Heilig v. Ætna Life Insurance, 152 N.C. 358 (1910)

April 20, 1910 · Supreme Court of North Carolina
152 N.C. 358


(Filed 20 April, 1910.)

1. Insurance, Accident — Stipulation—Suit In Year.

The stipulation in policies of accident insurance, limiting the time in which actions to recover the loss covered by the policies can be begun, is valid and binding, and not in contravention of Revisal, sec. 4809, being construed to give plaintiff one year after his cause of action accrued, or seventeen months, at most, from ■ the time of injury, within which to bring his action. .

2. Same — Infancy—Action on Policy — Ratification.

An action brought by one after reaching his majority to recover benefits under an accident policy of insurance, taken out by him during his minority, is an affirmance or ratification of the contract; and the stipulation of the policy requiring that suit thereon Shall be brought in one year is binding upon him. Should he elect to disaffirm his contract, his action would be to recover the premiums or assessments paid by him during'his minority.

*359Appeal from Long, J., at August Term, 1909, of Rowan.-

Tbe plaintiff sued to recover upon an accident policy issued to him by tbe defendant on 21 March, 1902, tbe amount stipulated to be paid for tbe accidental loss of a foot. Tbe accident resulting in tbe injury to plaintiff occurred on 12 July, 1902. Action was begun by plaintiff on 28 January, 1904, wbicb was dismissed at August Term, 1906, of tbe Superior Court, for failure of plaintiff to comply witb tbe terms imposed upon bim for a continuance granted at a previous term. Tbe present action was begun 29 April, 1907.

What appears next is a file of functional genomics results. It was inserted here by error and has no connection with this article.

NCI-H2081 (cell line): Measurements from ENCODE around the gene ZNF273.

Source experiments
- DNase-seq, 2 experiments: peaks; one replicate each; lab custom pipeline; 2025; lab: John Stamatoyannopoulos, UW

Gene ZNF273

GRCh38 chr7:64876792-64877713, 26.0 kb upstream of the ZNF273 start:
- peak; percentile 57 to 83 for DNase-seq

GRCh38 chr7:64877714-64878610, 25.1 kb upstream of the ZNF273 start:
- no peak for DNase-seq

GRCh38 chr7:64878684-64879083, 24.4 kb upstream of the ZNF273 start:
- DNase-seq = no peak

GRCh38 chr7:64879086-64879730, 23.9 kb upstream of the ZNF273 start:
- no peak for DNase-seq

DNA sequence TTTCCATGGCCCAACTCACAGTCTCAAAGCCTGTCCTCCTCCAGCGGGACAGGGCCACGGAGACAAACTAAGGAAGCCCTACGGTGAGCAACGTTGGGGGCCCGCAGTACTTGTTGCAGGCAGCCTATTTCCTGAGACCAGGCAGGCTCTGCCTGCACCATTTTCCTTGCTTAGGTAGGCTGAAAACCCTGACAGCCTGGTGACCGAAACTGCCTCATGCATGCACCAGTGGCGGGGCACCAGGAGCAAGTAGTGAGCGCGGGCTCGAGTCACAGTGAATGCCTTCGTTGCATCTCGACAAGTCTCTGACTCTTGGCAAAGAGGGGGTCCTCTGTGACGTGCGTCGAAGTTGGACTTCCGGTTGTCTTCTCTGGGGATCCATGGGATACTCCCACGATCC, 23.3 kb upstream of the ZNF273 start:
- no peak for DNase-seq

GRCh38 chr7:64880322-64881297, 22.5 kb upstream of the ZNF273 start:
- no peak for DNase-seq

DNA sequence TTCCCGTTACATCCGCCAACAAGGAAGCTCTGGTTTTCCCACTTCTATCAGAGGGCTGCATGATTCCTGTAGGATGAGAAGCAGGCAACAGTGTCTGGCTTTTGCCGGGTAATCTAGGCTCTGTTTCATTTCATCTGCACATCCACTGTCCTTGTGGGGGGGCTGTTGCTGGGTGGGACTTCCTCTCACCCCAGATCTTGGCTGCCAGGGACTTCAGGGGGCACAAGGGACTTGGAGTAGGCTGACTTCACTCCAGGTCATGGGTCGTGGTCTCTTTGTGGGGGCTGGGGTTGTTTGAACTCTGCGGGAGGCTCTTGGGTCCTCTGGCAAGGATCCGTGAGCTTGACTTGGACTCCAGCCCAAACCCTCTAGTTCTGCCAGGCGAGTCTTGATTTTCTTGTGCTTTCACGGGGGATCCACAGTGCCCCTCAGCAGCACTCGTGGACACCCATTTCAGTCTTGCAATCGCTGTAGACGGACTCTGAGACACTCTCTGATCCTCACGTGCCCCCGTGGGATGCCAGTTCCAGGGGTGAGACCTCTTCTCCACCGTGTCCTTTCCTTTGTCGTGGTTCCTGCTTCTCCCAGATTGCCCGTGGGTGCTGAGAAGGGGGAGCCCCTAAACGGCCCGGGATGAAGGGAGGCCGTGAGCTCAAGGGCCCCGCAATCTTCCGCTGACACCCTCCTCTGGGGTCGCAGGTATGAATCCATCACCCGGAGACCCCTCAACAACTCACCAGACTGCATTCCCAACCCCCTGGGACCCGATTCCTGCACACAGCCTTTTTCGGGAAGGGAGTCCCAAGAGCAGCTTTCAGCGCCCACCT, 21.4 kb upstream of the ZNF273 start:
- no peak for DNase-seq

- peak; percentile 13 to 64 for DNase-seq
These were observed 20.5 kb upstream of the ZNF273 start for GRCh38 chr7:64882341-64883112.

Tbe policy sued upon contained tbe following stipulation: “No legal proceedings shall be brought to recover any sum hereby insured, within ninety days after receipt of proofs at Hartford, nor at all, unless commenced within one year from tbe ,date of tbe alleged accident, as to death, loss of limb, or sight, within six months from tbe filing of said claim witb tbe company as to total disability,” Tbe plaintiff became of age between tbe time of injury and tbe bringing of tbe first action. Tbe failure to bring the action within tbe stipulated time was, among other things, pleaded as a defense to tbe action by tbe defendant. Tbe following issues were submitted by bis Honor: